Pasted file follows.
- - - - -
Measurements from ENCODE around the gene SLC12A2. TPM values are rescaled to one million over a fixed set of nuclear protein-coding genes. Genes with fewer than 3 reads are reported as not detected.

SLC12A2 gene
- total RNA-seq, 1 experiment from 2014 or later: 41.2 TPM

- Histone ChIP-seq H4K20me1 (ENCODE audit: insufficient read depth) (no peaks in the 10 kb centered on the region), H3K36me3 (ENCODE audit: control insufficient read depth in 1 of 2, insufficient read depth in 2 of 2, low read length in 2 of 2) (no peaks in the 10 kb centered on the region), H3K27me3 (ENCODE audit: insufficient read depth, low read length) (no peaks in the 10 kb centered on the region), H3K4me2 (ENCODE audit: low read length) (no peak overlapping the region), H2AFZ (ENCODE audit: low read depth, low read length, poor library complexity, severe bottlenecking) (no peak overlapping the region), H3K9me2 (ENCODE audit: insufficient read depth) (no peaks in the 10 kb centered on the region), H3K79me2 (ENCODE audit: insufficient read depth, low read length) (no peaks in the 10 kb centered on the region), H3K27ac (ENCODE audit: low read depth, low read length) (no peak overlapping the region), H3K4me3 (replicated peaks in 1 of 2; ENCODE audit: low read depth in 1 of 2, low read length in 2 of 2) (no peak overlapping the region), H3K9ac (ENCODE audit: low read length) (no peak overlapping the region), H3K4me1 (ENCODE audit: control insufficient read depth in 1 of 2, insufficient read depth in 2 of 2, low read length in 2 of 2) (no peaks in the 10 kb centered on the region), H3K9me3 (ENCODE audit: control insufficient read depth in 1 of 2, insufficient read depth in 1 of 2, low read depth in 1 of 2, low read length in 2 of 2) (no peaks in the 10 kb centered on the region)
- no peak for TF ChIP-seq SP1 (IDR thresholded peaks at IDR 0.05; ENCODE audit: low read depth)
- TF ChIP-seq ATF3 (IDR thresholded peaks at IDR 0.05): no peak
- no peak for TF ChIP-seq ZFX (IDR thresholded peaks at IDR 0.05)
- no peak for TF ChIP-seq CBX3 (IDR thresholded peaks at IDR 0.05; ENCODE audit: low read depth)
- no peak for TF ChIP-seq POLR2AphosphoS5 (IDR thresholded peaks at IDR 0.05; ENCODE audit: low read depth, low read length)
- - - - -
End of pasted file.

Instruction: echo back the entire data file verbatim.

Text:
Measurements from ENCODE around the gene SLC12A2. TPM values are rescaled to one million over a fixed set of nuclear protein-coding genes. Genes with fewer than 3 reads are reported as not detected.

SLC12A2 gene
- total RNA-seq, 1 experiment from 2014 or later: 41.2 TPM

- Histone ChIP-seq H4K20me1 (ENCODE audit: insufficient read depth) (no peaks in the 10 kb centered on the region), H3K36me3 (ENCODE audit: control insufficient read depth in 1 of 2, insufficient read depth in 2 of 2, low read length in 2 of 2) (no peaks in the 10 kb centered on the region), H3K27me3 (ENCODE audit: insufficient read depth, low read length) (no peaks in the 10 kb centered on the region), H3K4me2 (ENCODE audit: low read length) (no peak overlapping the region), H2AFZ (ENCODE audit: low read depth, low read length, poor library complexity, severe bottlenecking) (no peak overlapping the region), H3K9me2 (ENCODE audit: insufficient read depth) (no peaks in the 10 kb centered on the region), H3K79me2 (ENCODE audit: insufficient read depth, low read length) (no peaks in the 10 kb centered on the region), H3K27ac (ENCODE audit: low read depth, low read length) (no peak overlapping the region), H3K4me3 (replicated peaks in 1 of 2; ENCODE audit: low read depth in 1 of 2, low read length in 2 of 2) (no peak overlapping the region), H3K9ac (ENCODE audit: low read length) (no peak overlapping the region), H3K4me1 (ENCODE audit: control insufficient read depth in 1 of 2, insufficient read depth in 2 of 2, low read length in 2 of 2) (no peaks in the 10 kb centered on the region), H3K9me3 (ENCODE audit: control insufficient read depth in 1 of 2, insufficient read depth in 1 of 2, low read depth in 1 of 2, low read length in 2 of 2) (no peaks in the 10 kb centered on the region)
- no peak for TF ChIP-seq SP1 (IDR thresholded peaks at IDR 0.05; ENCODE audit: low read depth)
- TF ChIP-seq ATF3 (IDR thresholded peaks at IDR 0.05): no peak
- no peak for TF ChIP-seq ZFX (IDR thresholded peaks at IDR 0.05)
- no peak for TF ChIP-seq CBX3 (IDR thresholded peaks at IDR 0.05; ENCODE audit: low read depth)
- no peak for TF ChIP-seq POLR2AphosphoS5 (IDR thresholded peaks at IDR 0.05; ENCODE audit: low read depth, low read length)